- Virus– a type of germ that consists solely of a bit of genetic material (DNA or RNA) wrapped in a protein coat. The coat gets the genes into the target cell where the genes force the cell to make zillions of new viruses, and on it goes.
- Coronavirus– a species name of a number of different viruses. Called corona because its protein coat is studded with spike shapes that form a crown, halo, or corona of spikes
- SARS-CoV-2– the specific name of the new coronavirus
- COVID-2019– the name of the illness that the new coronavirus is causing
- Endemic– an illness always present in a region. One could say strep throat is endemic in the US
- Epidemic– a sudden burst of an illness that comes and goes over a limited time
- Pandemic– an epidemic that bursts across the world not just one region
- Spreadability– how contagious is the disease, how many people will end up infected
- Severity– what harm does the disease cause, in terms of how sick you get and how many it will kill
When it comes to how COVID-19 spreads, this fact has been glaring for many weeks, but recent graphics may bring home this point quite dramatically:
There is a glaring difference in contagion in the West v the East
By this I mean that the across East Asia, the COVID-19 epidemics have been stopped, not slowed, stopped.
Not one nation in Europe or in N America has stopped their COVID-19 epidemics, not one. Some are slowing, but not many are doing that.
This article website from The Financial Times (FT) is worth saving. It shows graphs of how the virus is spreading in every country, and how deaths are rising across every country.
Here is the data on the rate of new cases appearing as of March 24, 2020:
Let’s take a look at this critically important graph.
First of all, let’s look at the x-axis, the horizontal dimension. It tracks the number of days since that nation’s 100th case was proven. As time goes on, every nation saw more cases appear.
Now look at the y-axis, the vertical dimension. It tracks the number of cases a country has confirmed on a given day after it hit 100 cases. Notice the numbers on the y-axis rise very rapidly. The number of inches vertically is the same for the first 100, then 1000, then 10,000, then 100,000 cases. It is called a semi-logarithmic scale, and when used, it tells us a straight line upward is not an even rise, but an exponential rise, meaning every so many days, the number of cases doubles.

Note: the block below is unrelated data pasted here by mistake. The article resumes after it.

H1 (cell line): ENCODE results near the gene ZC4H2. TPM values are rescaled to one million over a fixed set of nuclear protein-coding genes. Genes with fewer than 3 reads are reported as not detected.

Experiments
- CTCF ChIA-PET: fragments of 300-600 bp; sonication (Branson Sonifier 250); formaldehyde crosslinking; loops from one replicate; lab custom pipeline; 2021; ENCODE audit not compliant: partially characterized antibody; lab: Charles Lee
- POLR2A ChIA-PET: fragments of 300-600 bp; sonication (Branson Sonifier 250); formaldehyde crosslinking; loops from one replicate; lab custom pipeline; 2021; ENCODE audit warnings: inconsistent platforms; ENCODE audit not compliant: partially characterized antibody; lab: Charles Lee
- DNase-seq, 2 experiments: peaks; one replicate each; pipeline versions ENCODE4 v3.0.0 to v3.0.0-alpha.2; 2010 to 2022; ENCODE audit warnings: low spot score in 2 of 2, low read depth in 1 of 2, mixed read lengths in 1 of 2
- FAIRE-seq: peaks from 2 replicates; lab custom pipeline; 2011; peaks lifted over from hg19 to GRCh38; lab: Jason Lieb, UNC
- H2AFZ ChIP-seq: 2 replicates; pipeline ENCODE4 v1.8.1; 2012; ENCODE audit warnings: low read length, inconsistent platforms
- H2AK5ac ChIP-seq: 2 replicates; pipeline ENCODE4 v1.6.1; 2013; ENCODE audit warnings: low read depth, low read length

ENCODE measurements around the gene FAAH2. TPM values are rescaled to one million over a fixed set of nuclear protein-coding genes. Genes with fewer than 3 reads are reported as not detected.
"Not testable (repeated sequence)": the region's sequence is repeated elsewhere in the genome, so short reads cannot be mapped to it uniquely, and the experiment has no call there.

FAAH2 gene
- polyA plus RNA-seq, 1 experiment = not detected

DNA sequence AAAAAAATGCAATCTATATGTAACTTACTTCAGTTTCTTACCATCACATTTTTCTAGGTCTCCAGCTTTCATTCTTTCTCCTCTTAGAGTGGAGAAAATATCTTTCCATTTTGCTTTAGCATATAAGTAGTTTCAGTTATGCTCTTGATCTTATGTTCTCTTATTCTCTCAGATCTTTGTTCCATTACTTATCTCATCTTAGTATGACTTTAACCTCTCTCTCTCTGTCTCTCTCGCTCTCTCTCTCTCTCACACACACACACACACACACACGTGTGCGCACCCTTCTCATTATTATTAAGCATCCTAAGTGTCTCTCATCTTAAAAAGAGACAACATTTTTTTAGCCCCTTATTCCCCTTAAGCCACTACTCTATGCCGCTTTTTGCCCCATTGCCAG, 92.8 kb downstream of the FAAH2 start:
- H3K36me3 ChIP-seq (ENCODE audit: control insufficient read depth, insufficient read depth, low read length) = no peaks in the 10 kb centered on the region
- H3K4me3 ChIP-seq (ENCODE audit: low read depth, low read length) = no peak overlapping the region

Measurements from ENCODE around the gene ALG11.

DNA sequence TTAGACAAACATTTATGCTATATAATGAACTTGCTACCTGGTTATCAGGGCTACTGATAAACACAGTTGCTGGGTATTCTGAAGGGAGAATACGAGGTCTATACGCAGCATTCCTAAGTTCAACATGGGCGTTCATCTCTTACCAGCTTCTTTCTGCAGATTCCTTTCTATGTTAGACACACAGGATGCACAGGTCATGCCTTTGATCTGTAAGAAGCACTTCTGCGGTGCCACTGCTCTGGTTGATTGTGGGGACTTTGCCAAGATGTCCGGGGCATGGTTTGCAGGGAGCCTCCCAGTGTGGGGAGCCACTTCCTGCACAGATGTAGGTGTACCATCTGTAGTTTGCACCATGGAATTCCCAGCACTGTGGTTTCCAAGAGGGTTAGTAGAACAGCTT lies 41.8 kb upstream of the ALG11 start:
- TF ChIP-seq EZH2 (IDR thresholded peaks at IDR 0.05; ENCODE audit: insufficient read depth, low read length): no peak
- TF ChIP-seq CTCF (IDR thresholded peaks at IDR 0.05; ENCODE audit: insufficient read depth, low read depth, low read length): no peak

This graphs offers highly useful dotted lines, one shallow line shows the line that would indicate a nation’s number of cases double every week. And there are steeper and steeper lines to indicate what a line showing cases doubling every 3, 2, and 1 day look like.
So, if a nation has no new cases, it will have a flat line at the number 100, notice no country has such a line.
If a nation doubles their cases every week, you will get a line like Japan’s which followed that pace until 21 days after they reached 100 cases.
If a nation doubles their cases every 3 days, you will get a line like the United Kingdom which is still doubling every 3 days.
Now, what nation is doubling their cases of COVID-19 more rapidly than any other nation on the planet? Sadly that would be us, the United States.
You can see it, our line emerged as the most rapidly growing line about 16 days after we hit our first 100 cases. We are very close nationally to doubling our cases every 2 days!
China had a rate of rise even faster than ours for about 10 days after they hit 100 cases, but their choices and actions, slowed the spread from 10-16 days after they hit 100 cases, and since then they have had no doubling of cases at all, some days no new cases.
Take a look at the jumble of lines, and ask yourself, out of all the lines, which are the only ones that have a flat enough slope to be flatter than the doubling every week line? Only 5 nations have a line that flat or flatter, and all five are in East Asia: China, Singapore, Hong Kong, and Japan.
Not one nation in Europe or North America has a rate of rise less than once a week.
Why is the progress in stopping the spread of this killer virus so dramatically different in East Asia and the West?
The best source for an answer to this critical question comes again from the World Health Organization, and specifically from one of its top officials, Dr. Bruce Aylward.
I featured his report a few days ago in Real Answers, today you get to hear him, he appeared on Morning Joe, and no matter if you are Republican, Democrat, or Independent, it is important to hear Dr. Aylward.
Here is his interview, it is where I saw these charts:
One clarification, when Dr. Aylward mentions isolating cases, he means isolating known infected people OUTSIDE their home in special isolation centers, which seem to be in use as an idea only in East Asia, at least so far.
His interview confirms once again that the necessary elements to stop the virus from spreading are:
- Population wide screening for symptoms and testing all who have symptoms or have been in contact for COVID-19
- Placing everyone found to be infected in a room away from home and anyone else for 14 days.